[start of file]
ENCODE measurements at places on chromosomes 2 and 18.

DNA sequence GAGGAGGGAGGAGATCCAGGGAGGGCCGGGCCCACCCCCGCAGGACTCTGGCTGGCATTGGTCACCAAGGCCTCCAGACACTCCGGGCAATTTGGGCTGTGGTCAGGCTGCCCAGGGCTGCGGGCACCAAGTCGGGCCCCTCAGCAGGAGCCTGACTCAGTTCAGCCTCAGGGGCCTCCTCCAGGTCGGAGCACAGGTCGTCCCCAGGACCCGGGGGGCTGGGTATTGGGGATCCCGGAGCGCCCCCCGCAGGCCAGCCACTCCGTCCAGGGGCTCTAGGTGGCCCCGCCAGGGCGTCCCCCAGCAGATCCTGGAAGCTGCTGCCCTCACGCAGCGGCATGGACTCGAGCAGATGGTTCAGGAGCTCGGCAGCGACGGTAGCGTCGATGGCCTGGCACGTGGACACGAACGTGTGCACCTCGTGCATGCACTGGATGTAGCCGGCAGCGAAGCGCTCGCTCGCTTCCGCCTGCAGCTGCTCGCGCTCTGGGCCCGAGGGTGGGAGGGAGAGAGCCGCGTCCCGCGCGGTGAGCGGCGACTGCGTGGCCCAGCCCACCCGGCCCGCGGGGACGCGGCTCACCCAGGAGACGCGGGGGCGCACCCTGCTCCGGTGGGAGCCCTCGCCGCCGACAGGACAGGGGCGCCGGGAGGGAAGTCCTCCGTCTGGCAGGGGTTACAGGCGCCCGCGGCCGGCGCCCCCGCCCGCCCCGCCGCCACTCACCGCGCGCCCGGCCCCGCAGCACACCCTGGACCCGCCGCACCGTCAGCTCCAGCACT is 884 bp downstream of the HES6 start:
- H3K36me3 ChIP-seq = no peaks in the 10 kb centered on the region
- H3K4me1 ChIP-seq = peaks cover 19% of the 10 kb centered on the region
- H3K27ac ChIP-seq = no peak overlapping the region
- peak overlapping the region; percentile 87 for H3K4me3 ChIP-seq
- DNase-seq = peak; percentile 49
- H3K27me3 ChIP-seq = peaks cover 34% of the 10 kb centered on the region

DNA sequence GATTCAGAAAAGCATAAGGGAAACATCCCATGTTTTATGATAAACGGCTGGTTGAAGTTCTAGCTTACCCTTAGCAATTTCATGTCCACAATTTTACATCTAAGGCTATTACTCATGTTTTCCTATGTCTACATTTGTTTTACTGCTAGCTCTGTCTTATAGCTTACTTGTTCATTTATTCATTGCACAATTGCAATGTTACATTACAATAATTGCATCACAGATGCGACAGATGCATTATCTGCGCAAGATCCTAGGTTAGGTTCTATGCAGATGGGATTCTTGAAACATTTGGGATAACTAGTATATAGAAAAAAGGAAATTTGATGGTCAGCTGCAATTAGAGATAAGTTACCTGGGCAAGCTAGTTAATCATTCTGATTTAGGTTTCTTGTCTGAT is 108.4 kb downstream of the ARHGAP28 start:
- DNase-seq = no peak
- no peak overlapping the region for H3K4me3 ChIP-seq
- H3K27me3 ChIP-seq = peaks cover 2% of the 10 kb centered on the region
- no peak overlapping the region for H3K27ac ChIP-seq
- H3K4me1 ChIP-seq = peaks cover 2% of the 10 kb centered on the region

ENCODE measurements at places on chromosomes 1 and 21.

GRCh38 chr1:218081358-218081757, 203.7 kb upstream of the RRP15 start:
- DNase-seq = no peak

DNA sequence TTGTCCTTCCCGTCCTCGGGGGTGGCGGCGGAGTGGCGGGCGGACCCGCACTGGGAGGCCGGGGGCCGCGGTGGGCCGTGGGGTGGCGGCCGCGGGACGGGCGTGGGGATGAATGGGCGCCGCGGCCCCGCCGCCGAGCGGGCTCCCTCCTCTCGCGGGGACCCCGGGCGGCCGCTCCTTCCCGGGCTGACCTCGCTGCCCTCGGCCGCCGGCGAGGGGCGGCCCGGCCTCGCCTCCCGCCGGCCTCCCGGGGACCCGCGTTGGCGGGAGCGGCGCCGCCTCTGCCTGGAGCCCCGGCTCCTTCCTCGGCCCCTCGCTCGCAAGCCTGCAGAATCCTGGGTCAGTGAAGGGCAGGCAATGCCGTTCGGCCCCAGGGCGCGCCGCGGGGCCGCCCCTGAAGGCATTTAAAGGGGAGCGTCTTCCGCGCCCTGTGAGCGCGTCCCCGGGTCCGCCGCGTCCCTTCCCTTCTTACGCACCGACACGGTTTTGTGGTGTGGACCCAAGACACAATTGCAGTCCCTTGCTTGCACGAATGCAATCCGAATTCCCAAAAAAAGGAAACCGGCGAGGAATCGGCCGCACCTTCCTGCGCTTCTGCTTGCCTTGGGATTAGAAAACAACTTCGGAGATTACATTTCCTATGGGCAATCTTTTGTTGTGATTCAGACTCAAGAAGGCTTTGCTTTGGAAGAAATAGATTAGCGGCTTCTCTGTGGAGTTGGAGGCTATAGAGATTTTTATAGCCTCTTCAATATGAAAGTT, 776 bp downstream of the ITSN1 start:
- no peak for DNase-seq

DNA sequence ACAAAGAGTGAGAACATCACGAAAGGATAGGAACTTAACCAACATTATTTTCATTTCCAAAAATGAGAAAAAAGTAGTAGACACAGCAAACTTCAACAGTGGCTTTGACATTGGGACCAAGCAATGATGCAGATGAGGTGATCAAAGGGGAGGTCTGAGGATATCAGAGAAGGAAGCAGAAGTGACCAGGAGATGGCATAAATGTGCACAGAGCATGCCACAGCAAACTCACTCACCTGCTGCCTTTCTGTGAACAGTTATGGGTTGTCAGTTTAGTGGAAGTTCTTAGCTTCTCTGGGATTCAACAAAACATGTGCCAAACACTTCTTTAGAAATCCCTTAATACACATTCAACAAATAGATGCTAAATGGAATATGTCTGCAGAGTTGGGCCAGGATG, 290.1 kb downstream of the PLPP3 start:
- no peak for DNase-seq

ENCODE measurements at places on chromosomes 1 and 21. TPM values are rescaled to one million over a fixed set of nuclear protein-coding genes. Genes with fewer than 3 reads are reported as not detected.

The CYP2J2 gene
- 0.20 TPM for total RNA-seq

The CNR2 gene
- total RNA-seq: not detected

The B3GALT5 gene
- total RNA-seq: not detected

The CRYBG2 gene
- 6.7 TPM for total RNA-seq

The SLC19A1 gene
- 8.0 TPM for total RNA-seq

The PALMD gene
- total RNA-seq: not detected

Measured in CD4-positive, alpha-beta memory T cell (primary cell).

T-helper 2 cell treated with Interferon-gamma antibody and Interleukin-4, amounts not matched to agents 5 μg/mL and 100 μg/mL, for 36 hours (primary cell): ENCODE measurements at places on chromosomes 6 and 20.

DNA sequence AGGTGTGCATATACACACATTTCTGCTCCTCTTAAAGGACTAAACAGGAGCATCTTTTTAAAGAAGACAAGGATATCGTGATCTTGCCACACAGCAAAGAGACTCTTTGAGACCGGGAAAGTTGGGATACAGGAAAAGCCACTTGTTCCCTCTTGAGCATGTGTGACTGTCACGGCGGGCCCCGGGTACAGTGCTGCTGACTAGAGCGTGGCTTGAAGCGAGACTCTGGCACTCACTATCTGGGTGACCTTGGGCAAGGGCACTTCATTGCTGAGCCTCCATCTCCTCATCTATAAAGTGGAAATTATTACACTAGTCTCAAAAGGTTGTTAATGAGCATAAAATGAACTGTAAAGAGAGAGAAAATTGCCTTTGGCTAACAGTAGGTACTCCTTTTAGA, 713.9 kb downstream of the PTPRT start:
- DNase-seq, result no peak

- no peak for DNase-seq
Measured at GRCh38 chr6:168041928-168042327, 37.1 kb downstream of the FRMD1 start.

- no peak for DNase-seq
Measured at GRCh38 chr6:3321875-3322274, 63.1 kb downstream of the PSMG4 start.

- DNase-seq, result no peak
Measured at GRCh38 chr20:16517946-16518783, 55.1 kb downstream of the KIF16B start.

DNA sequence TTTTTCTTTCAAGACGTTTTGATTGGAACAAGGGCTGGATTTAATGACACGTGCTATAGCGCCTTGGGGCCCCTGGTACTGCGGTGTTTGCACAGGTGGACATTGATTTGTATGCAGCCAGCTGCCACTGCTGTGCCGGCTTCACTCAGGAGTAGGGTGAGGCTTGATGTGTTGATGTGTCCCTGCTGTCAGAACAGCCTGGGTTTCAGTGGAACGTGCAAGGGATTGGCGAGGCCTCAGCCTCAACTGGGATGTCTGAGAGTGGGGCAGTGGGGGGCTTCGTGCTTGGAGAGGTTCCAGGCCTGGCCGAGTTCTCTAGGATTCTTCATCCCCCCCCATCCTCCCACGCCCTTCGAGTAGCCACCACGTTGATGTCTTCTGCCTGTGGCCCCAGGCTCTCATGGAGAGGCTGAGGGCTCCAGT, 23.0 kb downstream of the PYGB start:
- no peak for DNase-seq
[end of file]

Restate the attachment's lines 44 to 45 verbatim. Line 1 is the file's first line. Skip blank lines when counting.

Measured at GRCh38 chr20:16517946-16518783, 55.1 kb downstream of the KIF16B start.

DNA sequence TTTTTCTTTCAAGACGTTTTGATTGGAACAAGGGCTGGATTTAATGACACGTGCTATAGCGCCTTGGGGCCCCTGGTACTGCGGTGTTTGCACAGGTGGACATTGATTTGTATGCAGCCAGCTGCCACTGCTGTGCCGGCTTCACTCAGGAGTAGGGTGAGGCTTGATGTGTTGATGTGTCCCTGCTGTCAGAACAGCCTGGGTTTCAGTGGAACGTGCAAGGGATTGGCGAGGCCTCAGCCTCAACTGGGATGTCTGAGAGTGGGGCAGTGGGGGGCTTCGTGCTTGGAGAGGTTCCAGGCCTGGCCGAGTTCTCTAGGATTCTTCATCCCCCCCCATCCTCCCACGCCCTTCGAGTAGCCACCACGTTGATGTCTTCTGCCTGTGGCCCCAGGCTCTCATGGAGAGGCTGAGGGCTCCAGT, 23.0 kb downstream of the PYGB start: